The Reel Review
The Mauritanian is the shocking story of Mohamedou Ould Salahi, a one-time 9/11 terror suspect that the U.S. government detained at Guantánamo Bay without charges for an astounding 14 years, many of those years AFTER Salahi won his case against the U.S. government to be released. The film is based on Salahi’s 2015 memoir, “Guantánamo Diary.”
Director Kevin Macdonald (The Last King of Scotland, Whitney) presents a compelling legal drama, first detailing Salahi’s arrest amid flimsy accusations by another detainee that he was a mastermind of 9/11, fast forwarding to three years later when attorneys Nancy Hollander and Teri Duncan (Jodie Foster and Shailene Woodley) take up his case. The Mauritanian navigates the legal drama extremely well, but is at its most compelling when it shows the human side of Salahi – the despair and his increasing disconnect from the world. The torture scenes are hard to watch, and should horrify us all.
Rahim (A Prophet, The Eagle) and Foster both give subtle, powerhouse performances, as do Woodley and Benedict Cumberbatch in their respective supporting roles as her fellow defense attorney and the U.S. prosecutor, increasingly troubled by the government’s disregard for Salahi’s rights. The Mauritanian is a must-see film, its ending both hopeful and a grim reminder that the U.S. government continues to commit horrific atrocities in the name of national security.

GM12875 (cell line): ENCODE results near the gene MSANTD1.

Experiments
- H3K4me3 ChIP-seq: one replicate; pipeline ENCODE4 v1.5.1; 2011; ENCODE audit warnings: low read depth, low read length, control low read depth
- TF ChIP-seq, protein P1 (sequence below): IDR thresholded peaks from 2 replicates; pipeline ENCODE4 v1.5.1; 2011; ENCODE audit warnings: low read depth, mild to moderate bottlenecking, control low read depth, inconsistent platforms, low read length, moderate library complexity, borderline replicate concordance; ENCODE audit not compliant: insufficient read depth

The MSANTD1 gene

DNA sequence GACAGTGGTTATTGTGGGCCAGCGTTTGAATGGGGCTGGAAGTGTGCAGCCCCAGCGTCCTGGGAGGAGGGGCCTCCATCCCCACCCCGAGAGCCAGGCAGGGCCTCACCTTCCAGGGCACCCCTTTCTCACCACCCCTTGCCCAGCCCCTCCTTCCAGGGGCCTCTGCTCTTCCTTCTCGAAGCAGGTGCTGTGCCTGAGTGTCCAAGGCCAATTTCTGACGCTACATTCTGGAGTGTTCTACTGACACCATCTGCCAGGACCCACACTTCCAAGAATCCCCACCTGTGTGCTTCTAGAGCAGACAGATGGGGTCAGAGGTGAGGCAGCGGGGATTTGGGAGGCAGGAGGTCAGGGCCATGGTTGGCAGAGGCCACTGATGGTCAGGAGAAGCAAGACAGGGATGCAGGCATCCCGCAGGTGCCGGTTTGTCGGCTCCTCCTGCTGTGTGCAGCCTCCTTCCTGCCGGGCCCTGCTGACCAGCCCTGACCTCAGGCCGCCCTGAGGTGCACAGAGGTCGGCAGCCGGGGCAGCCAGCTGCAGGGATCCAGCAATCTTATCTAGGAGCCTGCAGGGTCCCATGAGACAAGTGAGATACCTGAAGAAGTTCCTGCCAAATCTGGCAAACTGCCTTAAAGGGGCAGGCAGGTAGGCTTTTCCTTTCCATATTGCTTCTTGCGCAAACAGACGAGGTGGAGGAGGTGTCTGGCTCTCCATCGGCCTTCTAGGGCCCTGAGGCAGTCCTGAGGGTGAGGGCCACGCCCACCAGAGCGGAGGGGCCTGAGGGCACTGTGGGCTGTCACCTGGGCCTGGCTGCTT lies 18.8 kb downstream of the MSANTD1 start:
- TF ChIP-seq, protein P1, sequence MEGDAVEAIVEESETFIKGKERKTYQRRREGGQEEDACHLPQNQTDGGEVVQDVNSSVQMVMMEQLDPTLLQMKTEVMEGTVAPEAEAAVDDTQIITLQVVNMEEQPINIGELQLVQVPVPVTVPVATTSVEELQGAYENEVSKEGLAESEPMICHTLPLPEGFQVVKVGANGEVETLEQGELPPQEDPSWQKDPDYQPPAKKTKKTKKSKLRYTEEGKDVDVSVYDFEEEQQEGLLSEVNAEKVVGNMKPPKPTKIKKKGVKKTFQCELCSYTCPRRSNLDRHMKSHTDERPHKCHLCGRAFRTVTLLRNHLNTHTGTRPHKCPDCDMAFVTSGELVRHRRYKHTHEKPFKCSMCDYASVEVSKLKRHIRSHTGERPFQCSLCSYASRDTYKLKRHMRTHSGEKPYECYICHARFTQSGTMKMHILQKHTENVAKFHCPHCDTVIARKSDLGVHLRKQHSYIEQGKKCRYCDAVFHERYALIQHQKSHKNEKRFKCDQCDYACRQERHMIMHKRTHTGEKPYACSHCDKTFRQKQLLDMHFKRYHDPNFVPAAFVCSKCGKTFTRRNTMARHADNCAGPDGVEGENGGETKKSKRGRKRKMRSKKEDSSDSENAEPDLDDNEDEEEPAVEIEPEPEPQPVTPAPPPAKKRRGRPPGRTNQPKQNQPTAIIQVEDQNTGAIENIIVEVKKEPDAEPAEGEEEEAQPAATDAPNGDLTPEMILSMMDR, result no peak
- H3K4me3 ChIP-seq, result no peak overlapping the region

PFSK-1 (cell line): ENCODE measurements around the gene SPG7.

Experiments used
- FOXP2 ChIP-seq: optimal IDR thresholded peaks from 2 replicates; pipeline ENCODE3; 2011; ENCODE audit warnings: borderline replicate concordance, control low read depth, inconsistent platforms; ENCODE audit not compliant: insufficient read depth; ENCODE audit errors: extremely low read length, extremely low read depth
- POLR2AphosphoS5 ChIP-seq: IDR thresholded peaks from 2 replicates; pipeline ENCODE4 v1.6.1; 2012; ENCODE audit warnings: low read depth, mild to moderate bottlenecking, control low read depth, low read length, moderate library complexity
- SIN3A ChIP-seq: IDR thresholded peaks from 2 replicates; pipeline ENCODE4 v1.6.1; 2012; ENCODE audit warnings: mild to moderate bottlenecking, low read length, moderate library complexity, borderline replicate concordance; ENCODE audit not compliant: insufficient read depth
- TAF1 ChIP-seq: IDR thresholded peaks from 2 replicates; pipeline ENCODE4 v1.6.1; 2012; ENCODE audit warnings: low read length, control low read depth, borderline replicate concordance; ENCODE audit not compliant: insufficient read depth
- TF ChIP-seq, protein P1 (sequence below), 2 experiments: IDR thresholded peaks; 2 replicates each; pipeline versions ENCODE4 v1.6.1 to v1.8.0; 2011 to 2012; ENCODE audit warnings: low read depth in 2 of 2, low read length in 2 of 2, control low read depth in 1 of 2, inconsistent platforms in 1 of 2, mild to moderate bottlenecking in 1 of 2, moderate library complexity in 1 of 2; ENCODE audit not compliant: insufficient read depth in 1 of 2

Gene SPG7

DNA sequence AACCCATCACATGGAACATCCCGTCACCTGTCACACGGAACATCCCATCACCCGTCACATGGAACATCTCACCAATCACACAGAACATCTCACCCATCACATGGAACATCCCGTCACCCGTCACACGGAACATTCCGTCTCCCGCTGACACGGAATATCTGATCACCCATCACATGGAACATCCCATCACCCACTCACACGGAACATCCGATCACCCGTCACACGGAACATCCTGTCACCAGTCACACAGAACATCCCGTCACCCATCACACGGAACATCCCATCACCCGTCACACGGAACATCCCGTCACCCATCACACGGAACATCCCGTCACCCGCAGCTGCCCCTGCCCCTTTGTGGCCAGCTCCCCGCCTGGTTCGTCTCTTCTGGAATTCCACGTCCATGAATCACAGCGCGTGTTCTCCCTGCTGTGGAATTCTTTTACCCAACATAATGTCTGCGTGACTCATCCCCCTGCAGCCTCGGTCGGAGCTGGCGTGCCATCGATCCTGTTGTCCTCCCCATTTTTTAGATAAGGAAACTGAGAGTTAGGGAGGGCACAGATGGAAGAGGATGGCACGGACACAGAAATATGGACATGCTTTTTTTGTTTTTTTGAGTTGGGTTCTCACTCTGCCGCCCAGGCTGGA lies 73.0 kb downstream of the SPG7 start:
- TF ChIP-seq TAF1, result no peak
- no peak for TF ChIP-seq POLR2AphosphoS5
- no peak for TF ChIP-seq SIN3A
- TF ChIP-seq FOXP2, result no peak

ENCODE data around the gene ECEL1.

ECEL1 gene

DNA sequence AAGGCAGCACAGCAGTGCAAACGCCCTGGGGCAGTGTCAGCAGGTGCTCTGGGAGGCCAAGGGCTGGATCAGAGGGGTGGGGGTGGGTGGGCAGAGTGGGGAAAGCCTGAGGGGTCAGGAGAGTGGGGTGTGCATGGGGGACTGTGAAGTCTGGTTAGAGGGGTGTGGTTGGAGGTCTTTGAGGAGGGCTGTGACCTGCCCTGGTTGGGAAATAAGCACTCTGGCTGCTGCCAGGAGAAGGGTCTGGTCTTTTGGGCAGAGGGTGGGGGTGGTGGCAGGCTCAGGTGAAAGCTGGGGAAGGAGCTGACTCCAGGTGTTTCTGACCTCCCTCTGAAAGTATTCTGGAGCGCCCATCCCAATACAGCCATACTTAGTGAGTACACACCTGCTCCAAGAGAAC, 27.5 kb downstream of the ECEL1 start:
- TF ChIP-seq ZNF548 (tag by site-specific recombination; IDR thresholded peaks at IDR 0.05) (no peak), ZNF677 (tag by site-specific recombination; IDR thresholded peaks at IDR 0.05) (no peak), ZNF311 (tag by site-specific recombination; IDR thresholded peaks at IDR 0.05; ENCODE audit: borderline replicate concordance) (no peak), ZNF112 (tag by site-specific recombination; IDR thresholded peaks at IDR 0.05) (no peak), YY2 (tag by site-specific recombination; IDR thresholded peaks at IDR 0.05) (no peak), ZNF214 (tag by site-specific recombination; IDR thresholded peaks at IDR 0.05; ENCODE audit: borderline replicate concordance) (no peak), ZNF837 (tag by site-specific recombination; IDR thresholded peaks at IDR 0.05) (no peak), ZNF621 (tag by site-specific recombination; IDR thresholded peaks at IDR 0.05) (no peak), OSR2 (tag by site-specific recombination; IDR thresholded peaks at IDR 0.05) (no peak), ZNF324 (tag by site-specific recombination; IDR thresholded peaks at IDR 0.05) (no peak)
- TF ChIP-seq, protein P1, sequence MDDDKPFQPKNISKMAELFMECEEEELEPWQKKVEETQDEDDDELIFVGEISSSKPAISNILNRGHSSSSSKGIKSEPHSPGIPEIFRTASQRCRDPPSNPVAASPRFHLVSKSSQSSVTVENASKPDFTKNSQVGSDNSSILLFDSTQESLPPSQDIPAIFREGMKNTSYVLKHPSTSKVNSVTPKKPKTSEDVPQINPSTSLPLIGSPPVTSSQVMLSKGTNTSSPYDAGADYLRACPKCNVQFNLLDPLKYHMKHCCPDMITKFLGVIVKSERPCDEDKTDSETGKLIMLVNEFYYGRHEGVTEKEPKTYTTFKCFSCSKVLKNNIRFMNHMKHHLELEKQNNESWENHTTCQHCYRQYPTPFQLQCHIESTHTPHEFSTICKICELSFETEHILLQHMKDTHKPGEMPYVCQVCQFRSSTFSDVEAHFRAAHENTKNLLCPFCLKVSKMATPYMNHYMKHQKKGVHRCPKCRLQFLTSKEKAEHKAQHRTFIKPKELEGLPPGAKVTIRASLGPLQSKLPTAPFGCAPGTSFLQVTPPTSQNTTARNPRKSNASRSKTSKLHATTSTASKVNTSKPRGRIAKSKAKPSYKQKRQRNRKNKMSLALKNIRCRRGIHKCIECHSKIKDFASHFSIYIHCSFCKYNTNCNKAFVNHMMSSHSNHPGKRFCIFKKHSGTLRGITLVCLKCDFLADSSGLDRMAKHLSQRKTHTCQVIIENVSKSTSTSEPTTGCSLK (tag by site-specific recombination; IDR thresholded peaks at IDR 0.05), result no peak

And the book:
• The 2020 film My Brother’s Keeper is a 21-minute documentary about Salahi’s friendship with Guantánamo Bay guard Steve Wood, and their reunion in Nouakchott, Mauritania after Salahi’s release in 2016.
• Jodie Foster, who is a huge Green Bay Packers fan, gave a shout out to quarterback Aaron Rogers when she won her Golden Globe for Best Supporting Actress (above), after he had done to her when he won his MVP award for the 2020 NFL season. Rogers is engaged to Foster’s Mauritanian co-star Shailene Woodley.
• Director Kevin Macdonald and Tahar Rahim also worked together on the 2011 historical drama, The Eagle. Macdonald won an Oscar for his 1999 documentary, One Day in September, about the murder of Israeli athletes at the 1972 Munich Summer Olympics.